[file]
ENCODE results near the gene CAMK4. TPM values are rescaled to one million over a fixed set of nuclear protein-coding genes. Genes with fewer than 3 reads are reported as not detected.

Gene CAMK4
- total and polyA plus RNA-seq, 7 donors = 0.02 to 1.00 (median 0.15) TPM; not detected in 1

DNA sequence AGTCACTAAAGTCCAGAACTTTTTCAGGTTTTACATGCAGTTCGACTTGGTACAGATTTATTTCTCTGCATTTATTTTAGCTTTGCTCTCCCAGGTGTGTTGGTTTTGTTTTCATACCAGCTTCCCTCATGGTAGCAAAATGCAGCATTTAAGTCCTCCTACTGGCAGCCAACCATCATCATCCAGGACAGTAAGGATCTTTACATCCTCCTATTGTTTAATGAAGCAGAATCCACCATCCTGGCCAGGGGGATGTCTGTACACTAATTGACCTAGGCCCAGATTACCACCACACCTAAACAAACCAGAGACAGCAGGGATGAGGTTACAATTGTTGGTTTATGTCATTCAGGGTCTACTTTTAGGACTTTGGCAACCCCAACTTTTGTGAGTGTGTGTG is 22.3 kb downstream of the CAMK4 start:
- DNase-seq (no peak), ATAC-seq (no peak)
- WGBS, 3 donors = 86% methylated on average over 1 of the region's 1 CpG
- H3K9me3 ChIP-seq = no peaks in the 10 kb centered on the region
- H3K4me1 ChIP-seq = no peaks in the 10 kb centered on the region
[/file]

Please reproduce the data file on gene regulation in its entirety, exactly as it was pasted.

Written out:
ENCODE results near the gene CAMK4. TPM values are rescaled to one million over a fixed set of nuclear protein-coding genes. Genes with fewer than 3 reads are reported as not detected.

Gene CAMK4
- total and polyA plus RNA-seq, 7 donors = 0.02 to 1.00 (median 0.15) TPM; not detected in 1

DNA sequence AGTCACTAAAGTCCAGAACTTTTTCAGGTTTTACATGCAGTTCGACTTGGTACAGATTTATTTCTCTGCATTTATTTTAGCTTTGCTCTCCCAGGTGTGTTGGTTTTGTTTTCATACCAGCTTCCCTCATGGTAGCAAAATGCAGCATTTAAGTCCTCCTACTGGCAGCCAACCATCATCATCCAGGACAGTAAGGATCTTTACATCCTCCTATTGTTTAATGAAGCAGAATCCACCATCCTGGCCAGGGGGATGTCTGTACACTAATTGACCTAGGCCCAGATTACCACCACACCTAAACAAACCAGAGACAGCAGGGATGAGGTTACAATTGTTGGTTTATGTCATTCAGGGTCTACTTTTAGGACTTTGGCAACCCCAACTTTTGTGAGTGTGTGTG is 22.3 kb downstream of the CAMK4 start:
- DNase-seq (no peak), ATAC-seq (no peak)
- WGBS, 3 donors = 86% methylated on average over 1 of the region's 1 CpG
- H3K9me3 ChIP-seq = no peaks in the 10 kb centered on the region
- H3K4me1 ChIP-seq = no peaks in the 10 kb centered on the region